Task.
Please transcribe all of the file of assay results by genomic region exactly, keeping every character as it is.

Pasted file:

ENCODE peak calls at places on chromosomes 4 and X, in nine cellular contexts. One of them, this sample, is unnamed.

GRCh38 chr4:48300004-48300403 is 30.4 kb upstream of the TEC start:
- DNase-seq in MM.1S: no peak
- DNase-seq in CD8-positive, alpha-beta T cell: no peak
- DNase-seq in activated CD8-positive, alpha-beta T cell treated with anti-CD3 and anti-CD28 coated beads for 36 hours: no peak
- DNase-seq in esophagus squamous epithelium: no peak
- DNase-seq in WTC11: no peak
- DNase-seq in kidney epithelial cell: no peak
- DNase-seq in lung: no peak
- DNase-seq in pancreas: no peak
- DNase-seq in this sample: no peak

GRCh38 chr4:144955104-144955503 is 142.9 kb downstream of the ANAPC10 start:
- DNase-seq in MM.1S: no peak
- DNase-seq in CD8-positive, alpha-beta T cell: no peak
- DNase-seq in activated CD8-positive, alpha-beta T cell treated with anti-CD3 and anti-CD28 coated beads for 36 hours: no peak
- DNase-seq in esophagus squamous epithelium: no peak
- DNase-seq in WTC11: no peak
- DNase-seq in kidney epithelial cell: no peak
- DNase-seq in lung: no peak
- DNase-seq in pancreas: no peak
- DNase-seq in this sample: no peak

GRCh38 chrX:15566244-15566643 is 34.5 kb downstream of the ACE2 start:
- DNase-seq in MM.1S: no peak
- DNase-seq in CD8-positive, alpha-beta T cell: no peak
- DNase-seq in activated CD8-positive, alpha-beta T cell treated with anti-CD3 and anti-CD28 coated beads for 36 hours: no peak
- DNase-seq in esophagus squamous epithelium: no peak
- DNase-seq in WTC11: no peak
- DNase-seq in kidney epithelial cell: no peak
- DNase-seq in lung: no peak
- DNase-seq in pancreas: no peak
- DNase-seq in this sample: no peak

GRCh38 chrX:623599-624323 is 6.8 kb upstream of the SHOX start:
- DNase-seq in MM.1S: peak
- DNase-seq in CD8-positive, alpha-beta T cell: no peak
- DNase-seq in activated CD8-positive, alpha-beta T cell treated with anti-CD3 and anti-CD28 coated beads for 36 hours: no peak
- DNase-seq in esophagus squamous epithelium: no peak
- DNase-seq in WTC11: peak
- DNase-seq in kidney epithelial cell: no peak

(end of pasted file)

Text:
ENCODE peak calls at places on chromosomes 4 and X, in nine cellular contexts. One of them, this sample, is unnamed.

GRCh38 chr4:48300004-48300403 is 30.4 kb upstream of the TEC start:
- DNase-seq in MM.1S: no peak
- DNase-seq in CD8-positive, alpha-beta T cell: no peak
- DNase-seq in activated CD8-positive, alpha-beta T cell treated with anti-CD3 and anti-CD28 coated beads for 36 hours: no peak
- DNase-seq in esophagus squamous epithelium: no peak
- DNase-seq in WTC11: no peak
- DNase-seq in kidney epithelial cell: no peak
- DNase-seq in lung: no peak
- DNase-seq in pancreas: no peak
- DNase-seq in this sample: no peak

GRCh38 chr4:144955104-144955503 is 142.9 kb downstream of the ANAPC10 start:
- DNase-seq in MM.1S: no peak
- DNase-seq in CD8-positive, alpha-beta T cell: no peak
- DNase-seq in activated CD8-positive, alpha-beta T cell treated with anti-CD3 and anti-CD28 coated beads for 36 hours: no peak
- DNase-seq in esophagus squamous epithelium: no peak
- DNase-seq in WTC11: no peak
- DNase-seq in kidney epithelial cell: no peak
- DNase-seq in lung: no peak
- DNase-seq in pancreas: no peak
- DNase-seq in this sample: no peak

GRCh38 chrX:15566244-15566643 is 34.5 kb downstream of the ACE2 start:
- DNase-seq in MM.1S: no peak
- DNase-seq in CD8-positive, alpha-beta T cell: no peak
- DNase-seq in activated CD8-positive, alpha-beta T cell treated with anti-CD3 and anti-CD28 coated beads for 36 hours: no peak
- DNase-seq in esophagus squamous epithelium: no peak
- DNase-seq in WTC11: no peak
- DNase-seq in kidney epithelial cell: no peak
- DNase-seq in lung: no peak
- DNase-seq in pancreas: no peak
- DNase-seq in this sample: no peak

GRCh38 chrX:623599-624323 is 6.8 kb upstream of the SHOX start:
- DNase-seq in MM.1S: peak
- DNase-seq in CD8-positive, alpha-beta T cell: no peak
- DNase-seq in activated CD8-positive, alpha-beta T cell treated with anti-CD3 and anti-CD28 coated beads for 36 hours: no peak
- DNase-seq in esophagus squamous epithelium: no peak
- DNase-seq in WTC11: peak
- DNase-seq in kidney epithelial cell: no peak